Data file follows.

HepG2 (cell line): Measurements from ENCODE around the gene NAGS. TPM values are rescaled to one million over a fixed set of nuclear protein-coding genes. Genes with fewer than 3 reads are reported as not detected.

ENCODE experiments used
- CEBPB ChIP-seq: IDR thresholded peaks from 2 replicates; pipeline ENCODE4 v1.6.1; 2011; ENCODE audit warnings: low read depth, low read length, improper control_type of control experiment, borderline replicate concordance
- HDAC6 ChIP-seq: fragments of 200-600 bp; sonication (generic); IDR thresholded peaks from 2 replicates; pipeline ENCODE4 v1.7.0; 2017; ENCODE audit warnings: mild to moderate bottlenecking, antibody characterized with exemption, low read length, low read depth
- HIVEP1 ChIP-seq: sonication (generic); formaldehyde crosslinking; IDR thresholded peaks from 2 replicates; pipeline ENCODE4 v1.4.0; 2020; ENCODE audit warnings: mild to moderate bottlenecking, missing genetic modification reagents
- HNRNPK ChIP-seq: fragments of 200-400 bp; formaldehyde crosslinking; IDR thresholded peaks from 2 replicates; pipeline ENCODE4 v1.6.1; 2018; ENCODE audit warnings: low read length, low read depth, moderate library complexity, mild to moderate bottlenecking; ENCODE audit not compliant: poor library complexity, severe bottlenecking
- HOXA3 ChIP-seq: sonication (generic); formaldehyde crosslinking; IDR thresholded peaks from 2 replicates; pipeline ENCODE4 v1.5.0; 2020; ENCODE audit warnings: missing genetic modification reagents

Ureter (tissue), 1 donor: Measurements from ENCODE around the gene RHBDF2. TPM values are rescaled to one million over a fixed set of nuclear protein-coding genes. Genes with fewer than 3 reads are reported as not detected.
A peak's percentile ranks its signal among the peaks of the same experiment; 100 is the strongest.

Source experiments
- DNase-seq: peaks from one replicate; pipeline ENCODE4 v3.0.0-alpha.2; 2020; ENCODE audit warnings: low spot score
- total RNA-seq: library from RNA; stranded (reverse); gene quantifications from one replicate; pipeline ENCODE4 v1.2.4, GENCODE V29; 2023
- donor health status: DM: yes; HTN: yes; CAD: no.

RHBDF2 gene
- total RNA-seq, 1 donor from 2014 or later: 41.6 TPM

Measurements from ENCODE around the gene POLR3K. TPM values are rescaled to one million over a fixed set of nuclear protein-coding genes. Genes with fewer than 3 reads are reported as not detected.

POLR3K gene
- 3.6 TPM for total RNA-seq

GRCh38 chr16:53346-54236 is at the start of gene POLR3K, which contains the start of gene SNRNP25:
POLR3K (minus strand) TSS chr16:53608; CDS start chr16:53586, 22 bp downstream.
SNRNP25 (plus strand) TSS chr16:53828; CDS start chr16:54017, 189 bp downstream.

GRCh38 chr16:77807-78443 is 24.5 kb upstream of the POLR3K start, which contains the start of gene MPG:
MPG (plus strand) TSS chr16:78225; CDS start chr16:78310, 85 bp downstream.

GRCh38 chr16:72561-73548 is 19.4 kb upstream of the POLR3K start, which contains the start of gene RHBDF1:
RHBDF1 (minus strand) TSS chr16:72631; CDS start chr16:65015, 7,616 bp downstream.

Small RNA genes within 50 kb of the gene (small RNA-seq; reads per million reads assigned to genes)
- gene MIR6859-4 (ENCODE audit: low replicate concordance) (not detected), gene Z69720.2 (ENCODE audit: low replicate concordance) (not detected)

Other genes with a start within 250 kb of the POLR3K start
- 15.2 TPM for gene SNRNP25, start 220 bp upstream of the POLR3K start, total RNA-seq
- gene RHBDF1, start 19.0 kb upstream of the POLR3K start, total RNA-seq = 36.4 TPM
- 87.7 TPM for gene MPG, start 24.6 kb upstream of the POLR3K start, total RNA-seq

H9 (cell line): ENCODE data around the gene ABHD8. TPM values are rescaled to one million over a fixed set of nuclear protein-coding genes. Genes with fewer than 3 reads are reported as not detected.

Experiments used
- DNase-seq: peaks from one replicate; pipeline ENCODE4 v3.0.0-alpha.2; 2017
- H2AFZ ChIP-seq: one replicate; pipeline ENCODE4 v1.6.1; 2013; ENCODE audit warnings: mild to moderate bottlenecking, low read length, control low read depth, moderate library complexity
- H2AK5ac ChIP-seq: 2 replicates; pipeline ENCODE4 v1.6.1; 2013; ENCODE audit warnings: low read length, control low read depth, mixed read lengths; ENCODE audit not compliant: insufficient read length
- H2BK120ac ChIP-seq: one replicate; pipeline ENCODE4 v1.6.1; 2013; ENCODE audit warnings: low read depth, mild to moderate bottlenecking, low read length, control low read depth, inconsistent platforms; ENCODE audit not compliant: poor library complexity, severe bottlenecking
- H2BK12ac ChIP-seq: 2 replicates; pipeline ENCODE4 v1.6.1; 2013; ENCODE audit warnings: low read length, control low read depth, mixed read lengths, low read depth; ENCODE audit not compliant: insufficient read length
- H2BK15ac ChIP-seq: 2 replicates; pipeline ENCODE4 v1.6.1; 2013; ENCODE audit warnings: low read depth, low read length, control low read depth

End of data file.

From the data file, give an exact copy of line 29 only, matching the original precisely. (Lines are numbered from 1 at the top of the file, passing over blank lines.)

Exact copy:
- 15.2 TPM for gene SNRNP25, start 220 bp upstream of the POLR3K start, total RNA-seq